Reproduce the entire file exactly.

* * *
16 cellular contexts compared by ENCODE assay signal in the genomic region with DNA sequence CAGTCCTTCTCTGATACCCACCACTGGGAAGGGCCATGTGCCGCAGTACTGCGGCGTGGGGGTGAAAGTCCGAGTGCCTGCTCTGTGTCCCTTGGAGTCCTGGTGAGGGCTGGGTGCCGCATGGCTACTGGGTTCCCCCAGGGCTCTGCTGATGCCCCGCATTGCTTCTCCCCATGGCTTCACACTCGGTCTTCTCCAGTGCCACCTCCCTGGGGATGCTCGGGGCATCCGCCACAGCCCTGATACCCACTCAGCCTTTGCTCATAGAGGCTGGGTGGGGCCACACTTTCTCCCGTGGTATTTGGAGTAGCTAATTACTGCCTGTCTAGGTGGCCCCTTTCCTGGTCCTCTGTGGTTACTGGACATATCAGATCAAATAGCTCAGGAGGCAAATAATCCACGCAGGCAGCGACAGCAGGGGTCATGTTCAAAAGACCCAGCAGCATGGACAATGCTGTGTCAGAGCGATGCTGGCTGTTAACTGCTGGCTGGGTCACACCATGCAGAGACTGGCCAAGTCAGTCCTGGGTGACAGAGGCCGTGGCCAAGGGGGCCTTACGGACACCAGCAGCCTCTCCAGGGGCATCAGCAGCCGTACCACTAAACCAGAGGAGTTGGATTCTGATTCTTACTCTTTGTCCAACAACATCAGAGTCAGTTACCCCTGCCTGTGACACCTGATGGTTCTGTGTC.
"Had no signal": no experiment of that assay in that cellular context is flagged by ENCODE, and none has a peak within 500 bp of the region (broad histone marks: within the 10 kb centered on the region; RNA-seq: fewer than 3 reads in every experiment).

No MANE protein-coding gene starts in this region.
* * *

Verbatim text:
16 cellular contexts compared by ENCODE assay signal in the genomic region with DNA sequence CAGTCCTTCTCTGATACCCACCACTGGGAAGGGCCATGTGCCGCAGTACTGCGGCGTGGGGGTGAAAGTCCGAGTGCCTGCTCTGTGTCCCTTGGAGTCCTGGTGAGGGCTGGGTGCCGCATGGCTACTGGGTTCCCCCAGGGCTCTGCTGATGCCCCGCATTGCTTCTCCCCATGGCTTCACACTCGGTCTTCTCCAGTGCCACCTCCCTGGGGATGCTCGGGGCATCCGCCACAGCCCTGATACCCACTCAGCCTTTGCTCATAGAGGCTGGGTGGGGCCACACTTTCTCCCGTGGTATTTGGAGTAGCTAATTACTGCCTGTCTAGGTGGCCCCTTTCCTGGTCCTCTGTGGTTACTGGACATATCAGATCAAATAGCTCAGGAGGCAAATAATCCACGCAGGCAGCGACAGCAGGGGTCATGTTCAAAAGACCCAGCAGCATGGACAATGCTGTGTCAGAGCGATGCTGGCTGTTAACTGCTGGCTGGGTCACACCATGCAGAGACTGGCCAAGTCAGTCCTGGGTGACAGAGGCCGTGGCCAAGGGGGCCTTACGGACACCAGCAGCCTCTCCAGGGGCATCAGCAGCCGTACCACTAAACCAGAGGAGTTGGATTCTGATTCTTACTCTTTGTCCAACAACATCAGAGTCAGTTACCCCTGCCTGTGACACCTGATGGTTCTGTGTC.
"Had no signal": no experiment of that assay in that cellular context is flagged by ENCODE, and none has a peak within 500 bp of the region (broad histone marks: within the 10 kb centered on the region; RNA-seq: fewer than 3 reads in every experiment).

No MANE protein-coding gene starts in this region.